Although attendance was not large, considerable interest was manifested in Mr. Lewis’ lecture and a number of questions asked on various subjects which he was glad to answer.

          Treasury balance:  $22.20.

          Mrs. Wortman

          Secretary-treasurer

Dorothy Mathiesen

 

Website to

Check Out

 

          Don’t you just love those little hummingbirds that zoom past our heads?  Check out this website which documents the nesting/hatching/flight of a pair of tiny hummingbird babies.  Be sure to look at the last slide which shows the size comparison!

http://Community-w.webtv.net/Velpics/HUM

 

Minutes of previous meetings are available from Judy E. at meetings.

 

Committees

A big thank you to all of you who worked as committee chairs this past year.  Your work was appreciated! There is a meeting on September 8 at 1:30 at Kim’s house for the new chairs. Hope to see you there!

 

Newsletter Columnists

          Welcome to our new newsletter columnists. Evelyn Mundinger is now doing the Horticulture section and Julie Maahs is writing the Backyard Habitat pieces.  Thanks for sharing your expertise with us!

 

 

September 19 Meeting

            Fun for all!

Potluck, plant exchange and a look ahead.

Covenant Church

2155 W. 2nd street

Business meeting

10:45 am – 12:00 pm

Lunch and plant exchange

     12:00 pm – 1:30 pm

      Please bring your favorite potluck dish and plate, etc. Coffee and tea will be provided. You are also invited to bring a plant (a single plant or one that is dividable to exchange with members). The plant exchange activity is optional and not required.  It could be a fun way to become acquainted with some new plants, learn how to divide them, and to share what we’ve learned from growing them.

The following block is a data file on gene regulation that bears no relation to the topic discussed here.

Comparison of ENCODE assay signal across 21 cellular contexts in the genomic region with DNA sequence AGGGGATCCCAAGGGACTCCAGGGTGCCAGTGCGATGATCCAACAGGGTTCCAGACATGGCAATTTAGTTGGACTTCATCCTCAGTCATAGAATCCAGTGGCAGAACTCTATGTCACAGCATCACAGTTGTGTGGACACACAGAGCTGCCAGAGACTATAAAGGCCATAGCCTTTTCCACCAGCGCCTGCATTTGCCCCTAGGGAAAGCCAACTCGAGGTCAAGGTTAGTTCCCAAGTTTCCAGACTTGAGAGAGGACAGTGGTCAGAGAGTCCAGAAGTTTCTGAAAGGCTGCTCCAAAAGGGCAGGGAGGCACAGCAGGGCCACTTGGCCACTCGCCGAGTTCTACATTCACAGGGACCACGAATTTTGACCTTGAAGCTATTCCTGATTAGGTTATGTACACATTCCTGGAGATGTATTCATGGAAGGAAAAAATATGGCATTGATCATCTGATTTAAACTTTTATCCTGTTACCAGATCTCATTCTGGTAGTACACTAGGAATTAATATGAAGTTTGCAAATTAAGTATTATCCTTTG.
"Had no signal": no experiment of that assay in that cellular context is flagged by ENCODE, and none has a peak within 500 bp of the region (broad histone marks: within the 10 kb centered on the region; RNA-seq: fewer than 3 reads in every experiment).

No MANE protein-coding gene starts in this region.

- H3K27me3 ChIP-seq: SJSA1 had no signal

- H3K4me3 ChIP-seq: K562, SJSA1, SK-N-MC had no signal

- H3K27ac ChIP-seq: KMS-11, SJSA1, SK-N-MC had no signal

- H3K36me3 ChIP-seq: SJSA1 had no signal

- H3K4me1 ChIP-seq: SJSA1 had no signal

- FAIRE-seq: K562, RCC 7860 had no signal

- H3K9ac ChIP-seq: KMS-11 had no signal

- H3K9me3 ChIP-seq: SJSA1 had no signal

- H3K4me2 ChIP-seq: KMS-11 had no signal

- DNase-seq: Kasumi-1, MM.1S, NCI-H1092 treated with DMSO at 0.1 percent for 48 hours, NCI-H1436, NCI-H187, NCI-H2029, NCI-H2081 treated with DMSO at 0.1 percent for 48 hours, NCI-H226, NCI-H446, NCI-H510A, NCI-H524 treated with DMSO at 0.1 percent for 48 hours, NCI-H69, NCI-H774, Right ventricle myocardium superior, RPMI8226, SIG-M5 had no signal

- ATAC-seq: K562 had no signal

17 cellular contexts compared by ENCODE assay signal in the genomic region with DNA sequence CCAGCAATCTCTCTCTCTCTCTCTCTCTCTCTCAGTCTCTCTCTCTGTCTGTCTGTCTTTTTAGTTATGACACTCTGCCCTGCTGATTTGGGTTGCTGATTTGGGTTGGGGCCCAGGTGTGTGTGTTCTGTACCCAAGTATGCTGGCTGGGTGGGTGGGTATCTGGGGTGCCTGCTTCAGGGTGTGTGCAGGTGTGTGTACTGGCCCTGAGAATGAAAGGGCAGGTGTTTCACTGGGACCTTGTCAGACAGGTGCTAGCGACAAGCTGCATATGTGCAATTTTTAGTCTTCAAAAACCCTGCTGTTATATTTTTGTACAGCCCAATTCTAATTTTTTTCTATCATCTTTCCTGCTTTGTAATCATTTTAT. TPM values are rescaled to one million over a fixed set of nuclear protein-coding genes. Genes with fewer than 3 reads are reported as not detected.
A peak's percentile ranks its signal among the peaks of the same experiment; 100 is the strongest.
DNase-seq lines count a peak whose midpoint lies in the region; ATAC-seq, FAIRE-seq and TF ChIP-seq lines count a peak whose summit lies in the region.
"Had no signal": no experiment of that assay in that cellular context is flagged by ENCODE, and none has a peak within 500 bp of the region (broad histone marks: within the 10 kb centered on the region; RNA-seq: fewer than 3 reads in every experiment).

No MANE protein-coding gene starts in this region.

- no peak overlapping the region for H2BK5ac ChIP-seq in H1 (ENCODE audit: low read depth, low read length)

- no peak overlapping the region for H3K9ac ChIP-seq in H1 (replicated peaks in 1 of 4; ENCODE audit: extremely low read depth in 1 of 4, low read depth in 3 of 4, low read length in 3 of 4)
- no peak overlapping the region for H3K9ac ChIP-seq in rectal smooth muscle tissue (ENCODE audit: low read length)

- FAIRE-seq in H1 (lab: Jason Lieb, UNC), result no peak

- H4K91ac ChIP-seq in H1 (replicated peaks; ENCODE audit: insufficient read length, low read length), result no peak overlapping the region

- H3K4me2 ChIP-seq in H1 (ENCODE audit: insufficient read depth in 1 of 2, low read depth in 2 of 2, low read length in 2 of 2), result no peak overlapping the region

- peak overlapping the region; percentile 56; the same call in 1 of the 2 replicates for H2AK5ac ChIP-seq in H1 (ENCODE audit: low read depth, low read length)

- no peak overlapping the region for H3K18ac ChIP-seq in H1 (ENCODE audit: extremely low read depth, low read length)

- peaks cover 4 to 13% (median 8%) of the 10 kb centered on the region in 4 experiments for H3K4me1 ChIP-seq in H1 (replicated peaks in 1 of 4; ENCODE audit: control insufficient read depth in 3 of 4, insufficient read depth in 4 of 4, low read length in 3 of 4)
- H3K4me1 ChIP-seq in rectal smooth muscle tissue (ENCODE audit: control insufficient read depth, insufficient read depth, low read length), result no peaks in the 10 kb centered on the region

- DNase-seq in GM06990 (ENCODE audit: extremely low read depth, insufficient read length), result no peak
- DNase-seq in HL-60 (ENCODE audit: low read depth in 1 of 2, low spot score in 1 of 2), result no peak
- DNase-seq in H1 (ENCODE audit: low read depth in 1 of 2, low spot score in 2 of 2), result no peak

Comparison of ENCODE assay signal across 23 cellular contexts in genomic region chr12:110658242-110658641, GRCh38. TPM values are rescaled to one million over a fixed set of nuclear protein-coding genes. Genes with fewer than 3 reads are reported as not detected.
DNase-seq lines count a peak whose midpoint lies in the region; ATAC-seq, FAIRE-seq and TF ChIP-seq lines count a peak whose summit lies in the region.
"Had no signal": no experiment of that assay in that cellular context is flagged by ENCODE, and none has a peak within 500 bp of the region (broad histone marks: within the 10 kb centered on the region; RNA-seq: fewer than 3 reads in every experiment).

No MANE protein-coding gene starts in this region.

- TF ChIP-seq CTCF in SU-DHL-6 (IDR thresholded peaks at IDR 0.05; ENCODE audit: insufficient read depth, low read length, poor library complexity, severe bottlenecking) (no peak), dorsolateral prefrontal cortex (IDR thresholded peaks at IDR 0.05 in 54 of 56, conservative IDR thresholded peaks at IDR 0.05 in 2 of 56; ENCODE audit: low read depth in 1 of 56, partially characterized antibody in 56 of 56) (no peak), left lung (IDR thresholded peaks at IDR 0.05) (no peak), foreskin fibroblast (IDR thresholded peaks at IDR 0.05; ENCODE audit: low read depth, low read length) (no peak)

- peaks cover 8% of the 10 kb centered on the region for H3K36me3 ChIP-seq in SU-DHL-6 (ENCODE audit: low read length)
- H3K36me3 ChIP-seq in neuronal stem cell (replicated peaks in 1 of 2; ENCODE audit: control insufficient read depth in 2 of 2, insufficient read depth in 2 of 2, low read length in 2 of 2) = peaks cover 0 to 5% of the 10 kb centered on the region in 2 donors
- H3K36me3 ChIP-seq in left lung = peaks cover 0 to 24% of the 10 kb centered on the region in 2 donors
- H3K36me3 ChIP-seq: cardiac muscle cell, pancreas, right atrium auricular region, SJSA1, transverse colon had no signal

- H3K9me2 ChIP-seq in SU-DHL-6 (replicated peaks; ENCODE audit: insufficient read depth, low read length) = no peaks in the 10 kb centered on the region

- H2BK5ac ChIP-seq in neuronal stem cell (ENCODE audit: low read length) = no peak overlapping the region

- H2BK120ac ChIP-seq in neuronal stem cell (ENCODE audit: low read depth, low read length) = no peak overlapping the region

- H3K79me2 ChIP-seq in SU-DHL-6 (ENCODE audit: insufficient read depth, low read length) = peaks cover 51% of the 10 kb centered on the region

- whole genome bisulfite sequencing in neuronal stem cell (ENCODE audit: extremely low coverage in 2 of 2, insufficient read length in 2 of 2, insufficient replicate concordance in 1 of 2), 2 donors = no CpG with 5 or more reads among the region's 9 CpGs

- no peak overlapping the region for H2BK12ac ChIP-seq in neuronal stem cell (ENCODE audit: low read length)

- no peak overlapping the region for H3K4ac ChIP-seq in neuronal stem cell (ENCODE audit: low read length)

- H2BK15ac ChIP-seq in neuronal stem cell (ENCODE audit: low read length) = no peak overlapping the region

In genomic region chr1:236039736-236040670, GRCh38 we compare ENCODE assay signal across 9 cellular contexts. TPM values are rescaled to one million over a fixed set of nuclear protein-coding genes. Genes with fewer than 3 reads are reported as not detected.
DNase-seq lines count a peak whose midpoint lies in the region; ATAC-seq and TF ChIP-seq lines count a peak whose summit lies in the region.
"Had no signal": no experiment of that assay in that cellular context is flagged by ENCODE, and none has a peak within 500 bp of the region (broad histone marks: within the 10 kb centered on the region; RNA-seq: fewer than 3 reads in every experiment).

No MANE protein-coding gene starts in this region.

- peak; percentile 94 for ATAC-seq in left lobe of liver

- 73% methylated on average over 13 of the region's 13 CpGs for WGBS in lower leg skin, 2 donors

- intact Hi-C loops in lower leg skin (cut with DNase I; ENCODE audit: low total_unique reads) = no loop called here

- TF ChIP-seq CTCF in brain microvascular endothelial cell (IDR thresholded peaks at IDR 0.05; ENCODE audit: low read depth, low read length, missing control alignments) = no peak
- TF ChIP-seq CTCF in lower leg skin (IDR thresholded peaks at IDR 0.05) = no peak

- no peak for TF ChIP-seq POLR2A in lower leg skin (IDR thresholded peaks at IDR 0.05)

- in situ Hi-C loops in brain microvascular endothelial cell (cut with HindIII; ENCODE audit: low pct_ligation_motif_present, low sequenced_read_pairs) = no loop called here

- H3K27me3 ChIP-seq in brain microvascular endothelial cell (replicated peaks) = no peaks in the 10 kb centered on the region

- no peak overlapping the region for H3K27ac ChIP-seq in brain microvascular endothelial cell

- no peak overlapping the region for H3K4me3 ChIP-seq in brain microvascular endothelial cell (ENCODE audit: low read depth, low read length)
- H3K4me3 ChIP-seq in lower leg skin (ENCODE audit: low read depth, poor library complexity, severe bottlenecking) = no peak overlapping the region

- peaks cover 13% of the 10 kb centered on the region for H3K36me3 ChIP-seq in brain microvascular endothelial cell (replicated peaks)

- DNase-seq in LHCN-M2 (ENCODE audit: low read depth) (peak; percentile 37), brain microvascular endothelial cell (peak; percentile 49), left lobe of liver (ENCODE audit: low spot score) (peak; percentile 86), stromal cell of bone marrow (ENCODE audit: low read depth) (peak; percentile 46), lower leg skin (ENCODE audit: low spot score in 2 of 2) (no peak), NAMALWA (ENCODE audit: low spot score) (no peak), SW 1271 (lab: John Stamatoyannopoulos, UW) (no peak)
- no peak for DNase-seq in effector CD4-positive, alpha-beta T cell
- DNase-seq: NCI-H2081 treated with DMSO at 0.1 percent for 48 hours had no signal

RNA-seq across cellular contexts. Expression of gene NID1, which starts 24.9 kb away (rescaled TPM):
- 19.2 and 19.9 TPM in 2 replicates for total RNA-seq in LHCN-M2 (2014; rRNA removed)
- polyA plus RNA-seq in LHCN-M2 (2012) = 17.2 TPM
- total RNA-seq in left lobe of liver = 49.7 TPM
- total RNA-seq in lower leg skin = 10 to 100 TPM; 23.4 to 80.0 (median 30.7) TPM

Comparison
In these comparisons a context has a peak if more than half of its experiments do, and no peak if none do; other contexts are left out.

If you are planning to participate in the plant exchange please bring your plants in plastic bags and label them with the plant name. There will be a table provided where you can put the plants you would like to share.  We will have reference manuals at the meeting for plant identification.  Remember to keep the plant(s) moist during transportation and after planting for better success. 

Also your membership dues of $12 may be overdue!  Get them to Sandy Bolmer ASAP.

 

October 17 is our next meeting featuring planting bulbs. A field trip Oct. 24 to Aerbutus is also planned.

 

Backyard Habitat

Summer Care

          Our feathered friends need your care even in the time of plenty.  Every few days, especially in the heat of summer, be sure to clean dirty bird feeders to prevent avian disease.  Removing old, molded, spoiled seed is important.  Clean the feeders with one part white vinegar to 20 parts water.  Make sure the feeder is completely dry before adding new seed.  Clean those birdbaths too!  Scrubbing with a stiff bristle brush and using the same vinegar solution is best.  BLEACH is not necessary (besides being harmful to the environment.)

Got Bullies?

Bluejays and Starlings have a “sharing problem”.  The seed you set out for your lovely songbirds is being greedily eaten up by those bigger birds.  Back to the old standby, the tube feeder.  It is tidier, has smaller individual perches (perfect for small songbirds) and the clear tube allows you to see when new seed needs to added.  Tip:  Feed only as much as the birds will eat in a day.  This prevents seed from going rancid.